Significantly Reduced Access to Physicians

As more and more people have health insurance, there will be a marked increase in demand for medical care, and the country will require more and more physicians to keep up with the increased access.  There are many reasons for the shortage of primary care physicians, in particular, in the United States: geographic misdistribution; oversupply of specialists relative to primary care physicians; and underutilization of Advanced Care Practitioners (nurse practitioners and physician assistants) to name a few. But when people tell me that they fear access to physicians will become worse with more insured patients, what they are really saying is, “Immediate access for ME will become more difficult.”  Patients who do not have insurance now have very limited access to physicians. This is a problem that does need to be addressed, but again, this is a problem independent of ObamaCare.

The Benefits are Too Rich

This complaint says that the plans, as offered by insurers, have benefit levels that are too rich, making ObamaCare more expensive than it needs to be. I would agree that there could be benefit changes made to the packages guaranteed by ObamaCare, but I maintain that this is a detail, not a structural problem with ObamaCare.  If the country wasn’t trying to operate under such a dysfunctional Congress, we could make the adjustments that need to be made. We could fix the baby without throwing it out with the bath water! Republicans just want to vote to repeal the law, and Democrats don’t want to admit that there is anything in the law that needs to be changed.  There is more than enough blame to go around, and there are plenty of improvements that need to be made.  Hello, Congress? Pay attention to your constituents! Get it together and do your job! Debate, argue, defend, parry – but at the end of the day, COMPROMISE and come up with some solutions that are not so fundamentalist in nature that only the hard-wingers on both sides are heard.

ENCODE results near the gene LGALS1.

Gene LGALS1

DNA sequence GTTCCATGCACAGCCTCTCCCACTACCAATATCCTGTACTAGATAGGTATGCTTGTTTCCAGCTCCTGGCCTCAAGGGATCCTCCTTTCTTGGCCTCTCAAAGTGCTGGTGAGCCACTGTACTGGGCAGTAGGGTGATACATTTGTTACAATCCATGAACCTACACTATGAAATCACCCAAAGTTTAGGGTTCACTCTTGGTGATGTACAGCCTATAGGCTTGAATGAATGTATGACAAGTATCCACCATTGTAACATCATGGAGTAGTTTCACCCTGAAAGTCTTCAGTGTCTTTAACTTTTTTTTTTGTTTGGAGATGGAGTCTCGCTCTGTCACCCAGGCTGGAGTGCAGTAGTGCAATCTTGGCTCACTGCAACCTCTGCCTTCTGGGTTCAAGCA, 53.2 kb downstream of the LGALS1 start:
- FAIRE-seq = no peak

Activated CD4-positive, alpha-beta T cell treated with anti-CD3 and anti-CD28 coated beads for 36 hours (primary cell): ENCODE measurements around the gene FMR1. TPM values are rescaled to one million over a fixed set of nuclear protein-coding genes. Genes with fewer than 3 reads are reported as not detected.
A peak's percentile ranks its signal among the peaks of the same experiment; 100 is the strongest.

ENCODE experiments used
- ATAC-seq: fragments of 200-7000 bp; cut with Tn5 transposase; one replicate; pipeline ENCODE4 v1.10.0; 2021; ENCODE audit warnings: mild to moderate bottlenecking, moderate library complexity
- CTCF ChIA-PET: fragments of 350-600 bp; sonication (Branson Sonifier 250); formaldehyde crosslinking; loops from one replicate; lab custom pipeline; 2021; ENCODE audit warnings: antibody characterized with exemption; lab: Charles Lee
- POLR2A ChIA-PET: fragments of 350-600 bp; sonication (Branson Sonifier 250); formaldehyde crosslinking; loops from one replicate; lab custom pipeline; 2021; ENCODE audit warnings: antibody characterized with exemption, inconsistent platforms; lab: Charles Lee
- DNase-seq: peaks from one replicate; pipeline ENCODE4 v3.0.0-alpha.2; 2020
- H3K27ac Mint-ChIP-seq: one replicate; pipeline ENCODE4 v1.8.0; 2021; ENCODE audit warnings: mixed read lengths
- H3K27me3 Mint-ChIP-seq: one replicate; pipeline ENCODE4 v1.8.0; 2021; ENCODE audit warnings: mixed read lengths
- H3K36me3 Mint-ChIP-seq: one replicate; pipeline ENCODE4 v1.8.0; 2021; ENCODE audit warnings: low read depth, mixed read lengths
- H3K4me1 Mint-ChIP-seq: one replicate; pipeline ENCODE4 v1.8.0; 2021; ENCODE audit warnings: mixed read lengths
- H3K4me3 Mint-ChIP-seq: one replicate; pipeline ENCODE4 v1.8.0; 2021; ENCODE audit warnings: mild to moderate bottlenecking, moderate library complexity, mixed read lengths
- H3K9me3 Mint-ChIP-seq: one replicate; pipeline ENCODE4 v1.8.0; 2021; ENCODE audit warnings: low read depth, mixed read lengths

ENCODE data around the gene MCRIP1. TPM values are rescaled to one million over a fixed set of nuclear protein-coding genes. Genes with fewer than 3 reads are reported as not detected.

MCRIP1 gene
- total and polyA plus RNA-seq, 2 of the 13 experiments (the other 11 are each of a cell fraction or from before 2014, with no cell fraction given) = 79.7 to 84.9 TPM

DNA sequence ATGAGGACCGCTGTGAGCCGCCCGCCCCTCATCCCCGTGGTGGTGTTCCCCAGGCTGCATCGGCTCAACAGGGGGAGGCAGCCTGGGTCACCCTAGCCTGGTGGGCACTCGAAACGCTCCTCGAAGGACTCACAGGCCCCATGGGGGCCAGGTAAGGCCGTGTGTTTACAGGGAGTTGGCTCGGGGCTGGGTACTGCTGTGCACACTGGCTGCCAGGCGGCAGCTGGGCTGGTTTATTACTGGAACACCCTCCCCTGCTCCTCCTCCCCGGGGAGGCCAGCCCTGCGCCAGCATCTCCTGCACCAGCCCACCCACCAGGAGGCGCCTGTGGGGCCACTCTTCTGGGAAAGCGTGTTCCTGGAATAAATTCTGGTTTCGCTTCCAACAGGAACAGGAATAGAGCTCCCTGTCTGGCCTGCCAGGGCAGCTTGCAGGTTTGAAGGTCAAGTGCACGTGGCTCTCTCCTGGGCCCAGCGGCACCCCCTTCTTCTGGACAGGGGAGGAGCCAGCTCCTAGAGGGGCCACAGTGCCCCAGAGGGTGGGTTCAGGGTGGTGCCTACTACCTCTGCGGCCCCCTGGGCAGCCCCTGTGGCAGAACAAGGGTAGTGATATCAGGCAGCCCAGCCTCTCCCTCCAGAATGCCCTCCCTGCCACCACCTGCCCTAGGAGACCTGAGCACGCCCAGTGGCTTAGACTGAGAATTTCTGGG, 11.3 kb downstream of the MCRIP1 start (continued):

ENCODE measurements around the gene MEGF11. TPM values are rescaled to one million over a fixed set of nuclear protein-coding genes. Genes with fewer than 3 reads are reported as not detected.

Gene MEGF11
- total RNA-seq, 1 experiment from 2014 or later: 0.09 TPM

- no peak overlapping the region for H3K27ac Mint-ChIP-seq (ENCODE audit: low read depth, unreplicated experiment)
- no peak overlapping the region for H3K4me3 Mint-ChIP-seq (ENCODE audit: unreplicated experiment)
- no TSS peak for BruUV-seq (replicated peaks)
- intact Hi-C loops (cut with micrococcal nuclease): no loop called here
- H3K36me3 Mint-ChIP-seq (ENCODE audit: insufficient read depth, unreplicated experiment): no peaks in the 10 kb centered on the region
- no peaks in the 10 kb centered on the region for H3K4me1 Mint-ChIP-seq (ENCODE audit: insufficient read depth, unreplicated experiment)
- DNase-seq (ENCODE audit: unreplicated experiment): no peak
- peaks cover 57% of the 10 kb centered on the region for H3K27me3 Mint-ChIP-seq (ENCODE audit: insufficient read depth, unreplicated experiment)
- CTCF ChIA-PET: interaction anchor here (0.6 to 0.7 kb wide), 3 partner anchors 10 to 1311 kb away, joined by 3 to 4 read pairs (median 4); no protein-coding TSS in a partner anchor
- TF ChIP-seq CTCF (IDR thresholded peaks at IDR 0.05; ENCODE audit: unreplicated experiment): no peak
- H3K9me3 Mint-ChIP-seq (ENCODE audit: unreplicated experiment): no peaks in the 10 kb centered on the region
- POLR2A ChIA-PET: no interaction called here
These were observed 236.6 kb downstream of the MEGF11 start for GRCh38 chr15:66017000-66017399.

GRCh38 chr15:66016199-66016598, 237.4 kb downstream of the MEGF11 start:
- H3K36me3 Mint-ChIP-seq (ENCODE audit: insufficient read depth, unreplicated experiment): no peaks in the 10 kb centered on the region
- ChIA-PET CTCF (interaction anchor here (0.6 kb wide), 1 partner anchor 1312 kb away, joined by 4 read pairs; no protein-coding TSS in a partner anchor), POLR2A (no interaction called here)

There Will Be Burdensome Tax Increases Due to Obamacare

There are numerous tax increases that were put in effect to pay for expanded Medicaid coverage and health insurance premium support for lower income purchasers.  In my belief system as a physician and an ethical member of the human race, I believe that consistent preventative medical care as well as quality affordable critical care, resulting in improved health for all our residents, is a valid use of tax dollars.  A dysfunctional political system keeps us from tweaking the actual taxes to pay for this program.

I believe I have covered many of the most often repeated objections to ObamaCare. I contend that the biggest objection I hear – and in no way can counter — is that it is considered to be ObamaCare — not the Affordable Care Act.  Polling shows that how a person feels about Barack Obama personally is the strongest factor coloring their opinion about The ACA. It also clearly shows that most Americans have little idea what is actually in the law.  Poll Results.

In my next post on Obamacare, I am going to be your Navigator and explain the major aspects of ObamaCare in a back-to-basics ObamaCare Primer.  But next week I go back to Vienna, Georgia, to tell a story about an event that affected me as much as anything in my early medical career.

 

 

2 thoughts on “Obamacare–The Why Nots